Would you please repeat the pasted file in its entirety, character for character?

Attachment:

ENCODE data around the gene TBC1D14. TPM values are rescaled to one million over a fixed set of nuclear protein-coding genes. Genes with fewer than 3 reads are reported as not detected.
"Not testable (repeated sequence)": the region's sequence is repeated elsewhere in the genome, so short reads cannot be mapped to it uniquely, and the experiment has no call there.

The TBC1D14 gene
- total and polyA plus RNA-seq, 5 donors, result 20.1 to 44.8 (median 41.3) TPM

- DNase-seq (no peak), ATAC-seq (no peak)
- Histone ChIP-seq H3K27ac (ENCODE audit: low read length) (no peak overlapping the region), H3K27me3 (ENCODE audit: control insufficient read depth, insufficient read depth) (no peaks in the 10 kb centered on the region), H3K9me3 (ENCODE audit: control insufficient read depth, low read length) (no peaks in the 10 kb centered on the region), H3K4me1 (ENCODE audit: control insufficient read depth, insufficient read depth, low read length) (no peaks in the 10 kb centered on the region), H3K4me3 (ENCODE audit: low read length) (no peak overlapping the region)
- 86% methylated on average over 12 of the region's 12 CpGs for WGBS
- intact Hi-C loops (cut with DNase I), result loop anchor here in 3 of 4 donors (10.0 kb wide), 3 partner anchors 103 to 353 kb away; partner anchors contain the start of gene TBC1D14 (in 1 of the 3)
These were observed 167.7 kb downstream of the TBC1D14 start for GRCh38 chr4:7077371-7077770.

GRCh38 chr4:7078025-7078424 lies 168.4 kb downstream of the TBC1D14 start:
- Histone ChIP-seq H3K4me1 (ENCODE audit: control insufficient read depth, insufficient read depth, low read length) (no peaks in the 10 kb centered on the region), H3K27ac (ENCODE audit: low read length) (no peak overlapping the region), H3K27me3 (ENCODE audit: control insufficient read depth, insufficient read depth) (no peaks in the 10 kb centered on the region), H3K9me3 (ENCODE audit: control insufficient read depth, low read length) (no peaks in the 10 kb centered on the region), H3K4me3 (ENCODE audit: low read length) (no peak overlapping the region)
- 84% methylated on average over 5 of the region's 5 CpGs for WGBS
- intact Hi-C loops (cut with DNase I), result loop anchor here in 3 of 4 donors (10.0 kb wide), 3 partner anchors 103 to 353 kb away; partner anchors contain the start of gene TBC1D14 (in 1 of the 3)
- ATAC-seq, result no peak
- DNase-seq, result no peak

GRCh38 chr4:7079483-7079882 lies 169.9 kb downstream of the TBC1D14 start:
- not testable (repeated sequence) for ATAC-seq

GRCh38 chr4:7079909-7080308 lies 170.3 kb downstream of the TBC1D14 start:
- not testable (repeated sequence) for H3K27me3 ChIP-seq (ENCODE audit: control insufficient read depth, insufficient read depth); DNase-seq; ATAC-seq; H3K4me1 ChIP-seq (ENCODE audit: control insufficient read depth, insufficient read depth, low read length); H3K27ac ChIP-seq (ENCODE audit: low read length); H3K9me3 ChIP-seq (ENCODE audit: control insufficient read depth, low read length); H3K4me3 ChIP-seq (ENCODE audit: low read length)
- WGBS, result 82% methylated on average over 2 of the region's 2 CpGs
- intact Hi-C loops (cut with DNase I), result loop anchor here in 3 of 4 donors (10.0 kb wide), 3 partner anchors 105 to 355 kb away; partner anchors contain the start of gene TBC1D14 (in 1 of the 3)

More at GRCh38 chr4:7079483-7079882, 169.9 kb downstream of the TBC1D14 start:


ENCODE data around the gene TBC1D14. TPM values are rescaled to one million over a fixed set of nuclear protein-coding genes. Genes with fewer than 3 reads are reported as not detected.
"Not testable (repeated sequence)": the region's sequence is repeated elsewhere in the genome, so short reads cannot be mapped to it uniquely, and the experiment has no call there.

The TBC1D14 gene
- total and polyA plus RNA-seq, 5 donors, result 20.1 to 44.8 (median 41.3) TPM

- DNase-seq (no peak), ATAC-seq (no peak)
- Histone ChIP-seq H3K27ac (ENCODE audit: low read length) (no peak overlapping the region), H3K27me3 (ENCODE audit: control insufficient read depth, insufficient read depth) (no peaks in the 10 kb centered on the region), H3K9me3 (ENCODE audit: control insufficient read depth, low read length) (no peaks in the 10 kb centered on the region), H3K4me1 (ENCODE audit: control insufficient read depth, insufficient read depth, low read length) (no peaks in the 10 kb centered on the region), H3K4me3 (ENCODE audit: low read length) (no peak overlapping the region)
- 86% methylated on average over 12 of the region's 12 CpGs for WGBS
- intact Hi-C loops (cut with DNase I), result loop anchor here in 3 of 4 donors (10.0 kb wide), 3 partner anchors 103 to 353 kb away; partner anchors contain the start of gene TBC1D14 (in 1 of the 3)
These were observed 167.7 kb downstream of the TBC1D14 start for GRCh38 chr4:7077371-7077770.

GRCh38 chr4:7078025-7078424 lies 168.4 kb downstream of the TBC1D14 start:
- Histone ChIP-seq H3K4me1 (ENCODE audit: control insufficient read depth, insufficient read depth, low read length) (no peaks in the 10 kb centered on the region), H3K27ac (ENCODE audit: low read length) (no peak overlapping the region), H3K27me3 (ENCODE audit: control insufficient read depth, insufficient read depth) (no peaks in the 10 kb centered on the region), H3K9me3 (ENCODE audit: control insufficient read depth, low read length) (no peaks in the 10 kb centered on the region), H3K4me3 (ENCODE audit: low read length) (no peak overlapping the region)
- 84% methylated on average over 5 of the region's 5 CpGs for WGBS
- intact Hi-C loops (cut with DNase I), result loop anchor here in 3 of 4 donors (10.0 kb wide), 3 partner anchors 103 to 353 kb away; partner anchors contain the start of gene TBC1D14 (in 1 of the 3)
- ATAC-seq, result no peak
- DNase-seq, result no peak

GRCh38 chr4:7079483-7079882 lies 169.9 kb downstream of the TBC1D14 start:
- not testable (repeated sequence) for ATAC-seq

GRCh38 chr4:7079909-7080308 lies 170.3 kb downstream of the TBC1D14 start:
- not testable (repeated sequence) for H3K27me3 ChIP-seq (ENCODE audit: control insufficient read depth, insufficient read depth); DNase-seq; ATAC-seq; H3K4me1 ChIP-seq (ENCODE audit: control insufficient read depth, insufficient read depth, low read length); H3K27ac ChIP-seq (ENCODE audit: low read length); H3K9me3 ChIP-seq (ENCODE audit: control insufficient read depth, low read length); H3K4me3 ChIP-seq (ENCODE audit: low read length)
- WGBS, result 82% methylated on average over 2 of the region's 2 CpGs
- intact Hi-C loops (cut with DNase I), result loop anchor here in 3 of 4 donors (10.0 kb wide), 3 partner anchors 105 to 355 kb away; partner anchors contain the start of gene TBC1D14 (in 1 of the 3)

More at GRCh38 chr4:7079483-7079882, 169.9 kb downstream of the TBC1D14 start: